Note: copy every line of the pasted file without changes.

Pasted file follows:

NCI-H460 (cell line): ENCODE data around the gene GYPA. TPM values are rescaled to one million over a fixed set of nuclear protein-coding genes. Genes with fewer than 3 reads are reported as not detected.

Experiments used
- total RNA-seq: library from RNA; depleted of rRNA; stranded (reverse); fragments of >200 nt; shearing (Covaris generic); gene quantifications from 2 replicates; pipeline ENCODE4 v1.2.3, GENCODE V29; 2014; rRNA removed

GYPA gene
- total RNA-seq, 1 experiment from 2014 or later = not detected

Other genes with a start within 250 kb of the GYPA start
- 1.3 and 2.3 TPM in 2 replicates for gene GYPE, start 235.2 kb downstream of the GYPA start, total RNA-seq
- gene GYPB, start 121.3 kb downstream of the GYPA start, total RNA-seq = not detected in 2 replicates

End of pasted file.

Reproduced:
NCI-H460 (cell line): ENCODE data around the gene GYPA. TPM values are rescaled to one million over a fixed set of nuclear protein-coding genes. Genes with fewer than 3 reads are reported as not detected.

Experiments used
- total RNA-seq: library from RNA; depleted of rRNA; stranded (reverse); fragments of >200 nt; shearing (Covaris generic); gene quantifications from 2 replicates; pipeline ENCODE4 v1.2.3, GENCODE V29; 2014; rRNA removed

GYPA gene
- total RNA-seq, 1 experiment from 2014 or later = not detected

Other genes with a start within 250 kb of the GYPA start
- 1.3 and 2.3 TPM in 2 replicates for gene GYPE, start 235.2 kb downstream of the GYPA start, total RNA-seq
- gene GYPB, start 121.3 kb downstream of the GYPA start, total RNA-seq = not detected in 2 replicates